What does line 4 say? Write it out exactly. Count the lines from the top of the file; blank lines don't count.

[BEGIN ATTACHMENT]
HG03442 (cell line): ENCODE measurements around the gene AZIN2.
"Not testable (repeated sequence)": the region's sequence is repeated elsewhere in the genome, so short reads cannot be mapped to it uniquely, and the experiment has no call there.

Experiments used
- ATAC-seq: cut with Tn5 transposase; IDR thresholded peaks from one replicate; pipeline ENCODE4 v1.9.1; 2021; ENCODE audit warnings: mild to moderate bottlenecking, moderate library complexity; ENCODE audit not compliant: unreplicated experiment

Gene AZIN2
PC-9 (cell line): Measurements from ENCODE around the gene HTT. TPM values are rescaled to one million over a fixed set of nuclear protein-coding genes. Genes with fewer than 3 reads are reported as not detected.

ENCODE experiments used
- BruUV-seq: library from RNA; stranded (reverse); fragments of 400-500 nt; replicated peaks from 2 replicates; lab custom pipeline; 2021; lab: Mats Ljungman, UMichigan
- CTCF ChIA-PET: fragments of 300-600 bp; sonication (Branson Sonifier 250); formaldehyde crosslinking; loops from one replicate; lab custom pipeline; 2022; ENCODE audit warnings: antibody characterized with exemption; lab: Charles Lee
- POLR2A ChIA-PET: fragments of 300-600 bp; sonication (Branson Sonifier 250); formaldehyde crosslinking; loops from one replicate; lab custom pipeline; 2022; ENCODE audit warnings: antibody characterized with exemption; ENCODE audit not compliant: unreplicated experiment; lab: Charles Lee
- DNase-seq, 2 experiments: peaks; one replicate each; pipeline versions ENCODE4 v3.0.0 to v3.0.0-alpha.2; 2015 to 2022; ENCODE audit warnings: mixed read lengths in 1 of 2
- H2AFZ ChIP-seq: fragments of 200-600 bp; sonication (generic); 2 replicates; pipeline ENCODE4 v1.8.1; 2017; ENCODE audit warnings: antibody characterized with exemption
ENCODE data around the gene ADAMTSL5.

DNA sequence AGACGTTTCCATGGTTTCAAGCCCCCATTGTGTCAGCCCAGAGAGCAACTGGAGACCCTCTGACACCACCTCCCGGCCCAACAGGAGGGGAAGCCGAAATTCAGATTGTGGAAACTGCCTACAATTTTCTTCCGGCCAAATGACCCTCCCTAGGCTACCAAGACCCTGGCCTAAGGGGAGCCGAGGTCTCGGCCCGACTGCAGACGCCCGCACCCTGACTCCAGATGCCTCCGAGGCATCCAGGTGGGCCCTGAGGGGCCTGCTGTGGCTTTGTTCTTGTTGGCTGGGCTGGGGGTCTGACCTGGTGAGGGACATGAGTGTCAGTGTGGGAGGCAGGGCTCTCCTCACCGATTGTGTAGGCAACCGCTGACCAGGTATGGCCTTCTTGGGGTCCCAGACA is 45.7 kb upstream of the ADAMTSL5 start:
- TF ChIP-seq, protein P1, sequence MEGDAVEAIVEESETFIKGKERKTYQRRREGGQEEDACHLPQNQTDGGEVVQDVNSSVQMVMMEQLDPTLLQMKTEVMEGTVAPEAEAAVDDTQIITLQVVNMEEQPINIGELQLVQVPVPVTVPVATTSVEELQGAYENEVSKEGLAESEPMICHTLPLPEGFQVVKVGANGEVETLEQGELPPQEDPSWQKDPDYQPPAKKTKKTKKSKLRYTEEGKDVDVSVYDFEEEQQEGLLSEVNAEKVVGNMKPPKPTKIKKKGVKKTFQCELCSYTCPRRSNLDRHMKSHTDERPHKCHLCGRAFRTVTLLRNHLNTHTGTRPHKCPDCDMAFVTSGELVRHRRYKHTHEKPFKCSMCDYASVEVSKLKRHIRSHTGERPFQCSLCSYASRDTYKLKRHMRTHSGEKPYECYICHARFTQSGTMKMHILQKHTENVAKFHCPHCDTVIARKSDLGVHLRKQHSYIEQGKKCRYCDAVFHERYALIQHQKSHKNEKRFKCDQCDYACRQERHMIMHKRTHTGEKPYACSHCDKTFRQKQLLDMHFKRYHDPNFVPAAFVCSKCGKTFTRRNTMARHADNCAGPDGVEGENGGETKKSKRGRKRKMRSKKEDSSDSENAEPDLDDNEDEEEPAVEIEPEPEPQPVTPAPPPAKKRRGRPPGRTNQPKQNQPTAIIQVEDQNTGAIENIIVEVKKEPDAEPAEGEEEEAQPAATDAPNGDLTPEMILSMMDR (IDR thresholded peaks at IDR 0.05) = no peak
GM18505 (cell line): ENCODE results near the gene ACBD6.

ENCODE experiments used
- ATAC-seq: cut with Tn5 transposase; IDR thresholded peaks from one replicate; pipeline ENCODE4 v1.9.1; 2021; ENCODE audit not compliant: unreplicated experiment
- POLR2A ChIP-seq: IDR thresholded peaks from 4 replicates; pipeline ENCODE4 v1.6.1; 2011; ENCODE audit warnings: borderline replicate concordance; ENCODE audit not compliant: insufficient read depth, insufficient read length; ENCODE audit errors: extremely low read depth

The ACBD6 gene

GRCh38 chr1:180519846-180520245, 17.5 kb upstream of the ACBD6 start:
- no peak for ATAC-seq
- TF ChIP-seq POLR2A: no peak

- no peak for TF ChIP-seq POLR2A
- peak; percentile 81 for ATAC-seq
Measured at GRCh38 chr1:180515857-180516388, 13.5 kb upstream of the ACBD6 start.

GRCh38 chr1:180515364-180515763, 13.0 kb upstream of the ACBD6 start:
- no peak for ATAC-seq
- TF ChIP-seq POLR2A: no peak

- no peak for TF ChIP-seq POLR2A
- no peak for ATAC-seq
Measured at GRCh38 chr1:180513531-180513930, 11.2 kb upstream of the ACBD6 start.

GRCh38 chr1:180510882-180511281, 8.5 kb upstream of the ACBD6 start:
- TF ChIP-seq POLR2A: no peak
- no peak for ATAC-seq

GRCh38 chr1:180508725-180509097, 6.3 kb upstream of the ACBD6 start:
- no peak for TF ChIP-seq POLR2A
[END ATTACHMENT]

- ATAC-seq: cut with Tn5 transposase; IDR thresholded peaks from one replicate; pipeline ENCODE4 v1.9.1; 2021; ENCODE audit warnings: mild to moderate bottlenecking, moderate library complexity; ENCODE audit not compliant: unreplicated experiment